There’s an old Chinese curse that, roughly translated, reads “May you live in interesting times.”
Well of course the meaning is generally held to signify that boring times are peaceful, a period when life goes on largely undisturbed except for the usual minor trials and tribulations of domestic and working life. In the past it was certainly the case that it was often possible for most people to live a ‘quiet life’ and just get on with things the same old way they had always done, for decades if not a lifetime. Not very “interesting”, perhaps, but safe and untroubled for the most part.
Of course in “interesting times”, as far as the aforementioned Chinese curse is concerned, you might expect to be visited by war, famine, pestilence, poverty, robbery, violence, all those things that make life “interesting”. It’s true enough that we have seen no shortage of these things around the world in recent years.
What’s currently making life more and more “interesting” for those of us in the western world, however, is the economical collapse caused by rampant and unchecked globalised capitalism, greedy bankers and corporations, and a corrupt press and government. We’ve even seen many decades of neglect, lack of care and buck-passing by government result in the development of a largely ignored ‘underclass’ that recently took to the streets and left them burning – in ‘Great’ Britain, of all places!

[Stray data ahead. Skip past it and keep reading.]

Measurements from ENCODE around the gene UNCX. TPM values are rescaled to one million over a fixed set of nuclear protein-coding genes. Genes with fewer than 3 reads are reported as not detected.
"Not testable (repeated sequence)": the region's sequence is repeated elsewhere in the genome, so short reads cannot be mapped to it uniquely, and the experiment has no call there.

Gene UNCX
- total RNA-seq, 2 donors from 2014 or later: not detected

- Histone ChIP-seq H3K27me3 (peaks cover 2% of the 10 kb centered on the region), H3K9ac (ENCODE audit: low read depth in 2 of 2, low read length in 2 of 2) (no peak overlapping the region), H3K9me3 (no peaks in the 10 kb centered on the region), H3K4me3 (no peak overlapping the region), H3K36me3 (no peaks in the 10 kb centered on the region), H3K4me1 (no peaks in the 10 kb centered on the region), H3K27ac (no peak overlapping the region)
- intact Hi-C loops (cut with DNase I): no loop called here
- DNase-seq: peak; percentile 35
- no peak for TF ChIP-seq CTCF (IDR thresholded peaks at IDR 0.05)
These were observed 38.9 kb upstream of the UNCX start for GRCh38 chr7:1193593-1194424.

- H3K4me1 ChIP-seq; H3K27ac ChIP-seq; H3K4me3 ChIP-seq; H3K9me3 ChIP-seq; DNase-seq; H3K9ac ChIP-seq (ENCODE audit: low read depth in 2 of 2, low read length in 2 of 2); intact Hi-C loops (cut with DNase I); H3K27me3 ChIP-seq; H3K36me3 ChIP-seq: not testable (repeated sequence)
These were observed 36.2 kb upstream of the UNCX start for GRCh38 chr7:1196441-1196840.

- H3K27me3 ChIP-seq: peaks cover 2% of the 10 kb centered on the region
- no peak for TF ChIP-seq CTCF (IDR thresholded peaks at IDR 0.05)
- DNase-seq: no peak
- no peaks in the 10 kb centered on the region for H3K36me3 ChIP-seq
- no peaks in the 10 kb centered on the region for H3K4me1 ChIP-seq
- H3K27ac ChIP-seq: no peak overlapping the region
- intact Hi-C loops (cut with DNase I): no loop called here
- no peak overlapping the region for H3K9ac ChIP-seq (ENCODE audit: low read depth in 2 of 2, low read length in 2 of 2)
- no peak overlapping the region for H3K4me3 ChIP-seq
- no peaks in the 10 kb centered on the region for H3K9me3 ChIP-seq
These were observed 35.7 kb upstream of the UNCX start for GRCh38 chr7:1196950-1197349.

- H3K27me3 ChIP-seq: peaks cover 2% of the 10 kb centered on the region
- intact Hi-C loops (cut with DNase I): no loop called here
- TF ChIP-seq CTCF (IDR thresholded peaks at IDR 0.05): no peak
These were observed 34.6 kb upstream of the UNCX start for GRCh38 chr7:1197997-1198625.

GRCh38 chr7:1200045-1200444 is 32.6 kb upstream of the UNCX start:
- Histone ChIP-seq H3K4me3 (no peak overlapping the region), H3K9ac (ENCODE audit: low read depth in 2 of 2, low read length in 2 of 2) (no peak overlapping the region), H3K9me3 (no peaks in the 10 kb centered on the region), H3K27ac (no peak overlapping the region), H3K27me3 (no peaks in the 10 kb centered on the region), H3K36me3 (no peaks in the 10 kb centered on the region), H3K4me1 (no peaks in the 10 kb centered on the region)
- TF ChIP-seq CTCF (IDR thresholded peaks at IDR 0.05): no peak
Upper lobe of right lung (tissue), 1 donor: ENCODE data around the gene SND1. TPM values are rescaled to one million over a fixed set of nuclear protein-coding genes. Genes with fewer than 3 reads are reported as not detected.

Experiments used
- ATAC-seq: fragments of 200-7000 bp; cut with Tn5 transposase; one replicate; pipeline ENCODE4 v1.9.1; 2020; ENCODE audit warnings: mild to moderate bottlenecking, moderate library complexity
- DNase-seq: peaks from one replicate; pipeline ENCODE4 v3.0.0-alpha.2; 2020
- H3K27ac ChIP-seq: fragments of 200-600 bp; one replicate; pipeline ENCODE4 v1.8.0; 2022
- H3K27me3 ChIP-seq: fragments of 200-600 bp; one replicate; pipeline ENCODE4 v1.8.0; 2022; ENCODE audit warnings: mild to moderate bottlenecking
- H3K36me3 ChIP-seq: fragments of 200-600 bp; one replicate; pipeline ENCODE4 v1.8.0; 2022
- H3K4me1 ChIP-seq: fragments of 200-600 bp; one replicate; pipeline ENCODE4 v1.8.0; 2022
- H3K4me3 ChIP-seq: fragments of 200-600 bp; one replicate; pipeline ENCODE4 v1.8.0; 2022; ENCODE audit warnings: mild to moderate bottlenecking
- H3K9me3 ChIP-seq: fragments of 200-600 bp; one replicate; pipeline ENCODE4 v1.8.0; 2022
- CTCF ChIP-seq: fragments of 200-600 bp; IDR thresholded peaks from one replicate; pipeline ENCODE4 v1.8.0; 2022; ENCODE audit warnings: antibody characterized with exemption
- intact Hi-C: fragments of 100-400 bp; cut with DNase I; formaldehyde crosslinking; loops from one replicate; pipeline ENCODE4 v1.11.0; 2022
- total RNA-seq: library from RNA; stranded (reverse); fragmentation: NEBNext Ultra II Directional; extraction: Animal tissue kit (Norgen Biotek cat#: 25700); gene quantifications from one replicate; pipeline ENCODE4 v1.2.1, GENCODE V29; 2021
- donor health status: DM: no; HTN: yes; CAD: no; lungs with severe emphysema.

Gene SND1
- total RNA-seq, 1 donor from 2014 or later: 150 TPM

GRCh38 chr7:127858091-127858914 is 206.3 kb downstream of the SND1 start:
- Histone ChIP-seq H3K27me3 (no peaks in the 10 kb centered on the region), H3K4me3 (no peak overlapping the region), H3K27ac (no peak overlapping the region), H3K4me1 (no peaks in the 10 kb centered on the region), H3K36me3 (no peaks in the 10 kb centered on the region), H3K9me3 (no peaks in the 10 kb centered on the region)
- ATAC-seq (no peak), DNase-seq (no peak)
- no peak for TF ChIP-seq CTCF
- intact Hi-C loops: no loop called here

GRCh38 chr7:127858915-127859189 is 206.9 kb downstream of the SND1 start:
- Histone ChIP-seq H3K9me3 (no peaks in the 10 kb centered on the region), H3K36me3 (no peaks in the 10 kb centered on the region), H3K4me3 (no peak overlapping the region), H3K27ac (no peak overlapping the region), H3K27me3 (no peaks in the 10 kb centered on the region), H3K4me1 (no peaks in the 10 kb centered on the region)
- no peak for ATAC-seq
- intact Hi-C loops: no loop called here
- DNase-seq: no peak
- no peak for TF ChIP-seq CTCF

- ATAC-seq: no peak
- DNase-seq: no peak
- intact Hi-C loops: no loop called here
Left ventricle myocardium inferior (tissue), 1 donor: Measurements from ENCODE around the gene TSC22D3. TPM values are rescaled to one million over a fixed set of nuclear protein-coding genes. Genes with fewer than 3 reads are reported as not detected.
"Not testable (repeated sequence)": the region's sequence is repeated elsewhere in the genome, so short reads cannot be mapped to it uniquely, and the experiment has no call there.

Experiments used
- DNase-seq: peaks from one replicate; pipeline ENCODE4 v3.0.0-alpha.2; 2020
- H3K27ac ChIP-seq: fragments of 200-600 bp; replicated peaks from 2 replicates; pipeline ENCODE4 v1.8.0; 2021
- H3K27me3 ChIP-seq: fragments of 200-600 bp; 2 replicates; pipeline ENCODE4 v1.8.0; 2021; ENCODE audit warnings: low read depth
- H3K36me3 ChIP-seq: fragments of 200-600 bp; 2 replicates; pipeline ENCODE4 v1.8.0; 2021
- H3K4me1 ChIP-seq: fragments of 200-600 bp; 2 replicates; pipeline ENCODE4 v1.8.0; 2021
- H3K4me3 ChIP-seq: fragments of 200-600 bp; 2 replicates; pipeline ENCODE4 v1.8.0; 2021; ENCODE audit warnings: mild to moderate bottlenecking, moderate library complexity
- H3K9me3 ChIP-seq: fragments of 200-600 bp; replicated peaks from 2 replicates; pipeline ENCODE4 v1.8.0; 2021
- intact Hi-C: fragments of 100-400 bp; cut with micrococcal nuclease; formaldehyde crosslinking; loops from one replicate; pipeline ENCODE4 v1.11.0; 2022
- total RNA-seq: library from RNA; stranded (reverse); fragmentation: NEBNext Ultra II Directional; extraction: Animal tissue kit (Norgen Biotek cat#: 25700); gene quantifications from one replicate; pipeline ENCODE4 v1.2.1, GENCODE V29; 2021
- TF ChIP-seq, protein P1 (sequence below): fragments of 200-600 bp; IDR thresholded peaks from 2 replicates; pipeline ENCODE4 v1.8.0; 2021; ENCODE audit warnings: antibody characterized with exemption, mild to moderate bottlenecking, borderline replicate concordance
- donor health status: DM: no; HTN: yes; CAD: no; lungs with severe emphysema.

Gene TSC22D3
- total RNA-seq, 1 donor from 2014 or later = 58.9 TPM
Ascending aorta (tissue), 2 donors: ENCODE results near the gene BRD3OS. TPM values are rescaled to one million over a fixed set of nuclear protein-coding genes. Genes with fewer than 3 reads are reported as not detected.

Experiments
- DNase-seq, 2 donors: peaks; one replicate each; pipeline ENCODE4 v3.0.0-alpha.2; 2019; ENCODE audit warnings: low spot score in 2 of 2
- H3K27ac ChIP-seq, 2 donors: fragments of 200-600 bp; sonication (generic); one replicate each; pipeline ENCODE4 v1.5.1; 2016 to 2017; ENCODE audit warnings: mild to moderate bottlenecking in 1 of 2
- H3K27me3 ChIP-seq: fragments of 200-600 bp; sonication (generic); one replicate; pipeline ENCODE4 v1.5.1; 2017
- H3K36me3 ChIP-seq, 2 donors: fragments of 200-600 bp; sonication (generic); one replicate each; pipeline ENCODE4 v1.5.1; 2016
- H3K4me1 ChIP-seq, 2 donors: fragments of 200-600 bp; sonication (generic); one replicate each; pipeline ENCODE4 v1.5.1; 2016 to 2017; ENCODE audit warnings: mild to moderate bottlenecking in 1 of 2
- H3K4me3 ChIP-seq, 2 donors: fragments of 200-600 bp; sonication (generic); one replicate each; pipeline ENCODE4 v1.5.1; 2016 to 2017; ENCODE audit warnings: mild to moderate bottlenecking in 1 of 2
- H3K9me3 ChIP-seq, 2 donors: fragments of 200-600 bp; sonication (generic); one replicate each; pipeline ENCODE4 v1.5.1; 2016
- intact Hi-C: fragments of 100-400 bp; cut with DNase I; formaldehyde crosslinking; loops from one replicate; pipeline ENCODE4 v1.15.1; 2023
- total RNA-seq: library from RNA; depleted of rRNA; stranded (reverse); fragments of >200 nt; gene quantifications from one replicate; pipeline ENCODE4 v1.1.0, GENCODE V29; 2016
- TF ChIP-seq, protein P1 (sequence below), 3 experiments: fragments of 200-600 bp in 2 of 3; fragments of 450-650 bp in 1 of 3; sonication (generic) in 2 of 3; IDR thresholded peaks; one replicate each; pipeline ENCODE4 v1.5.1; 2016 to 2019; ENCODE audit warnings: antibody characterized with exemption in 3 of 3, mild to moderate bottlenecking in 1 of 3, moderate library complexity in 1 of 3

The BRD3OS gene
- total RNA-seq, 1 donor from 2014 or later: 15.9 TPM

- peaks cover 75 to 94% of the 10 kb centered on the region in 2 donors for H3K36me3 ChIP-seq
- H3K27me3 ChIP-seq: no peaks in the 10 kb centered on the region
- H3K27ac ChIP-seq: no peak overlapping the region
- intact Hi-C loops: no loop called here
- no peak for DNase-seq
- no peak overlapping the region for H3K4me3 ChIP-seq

It’s beginning to look as if there’s no end in sight to the doom and gloom, and many of us are being shaken out of our cosy little ruts by the fallout.
Here in Great Britain, the current government is doing its best to destroy our infrastructure, local government and armed forces in a crazy bout of ‘slash and burn’ cost-cutting that will see millions unemployed sooner rather than later, and they have already made this once-great nation a laughing stock around the globe. Having worked in local government for most of my working life, this now leaves me in a tricky situation, scrabbling to stay in employment in not very promising and very uncertain circumstances.
But maybe something good will come out of this period of economic and governmental insanity, at least I have to hope so. I’ve always wanted to be a full-time writer, and in a year or so it may be my only alternative to the dole queue – so the current situation has to be one of the best possible incentives for me to actually get moving and get on with it. The buck stops here – and the book starts here.
Interesting times indeed.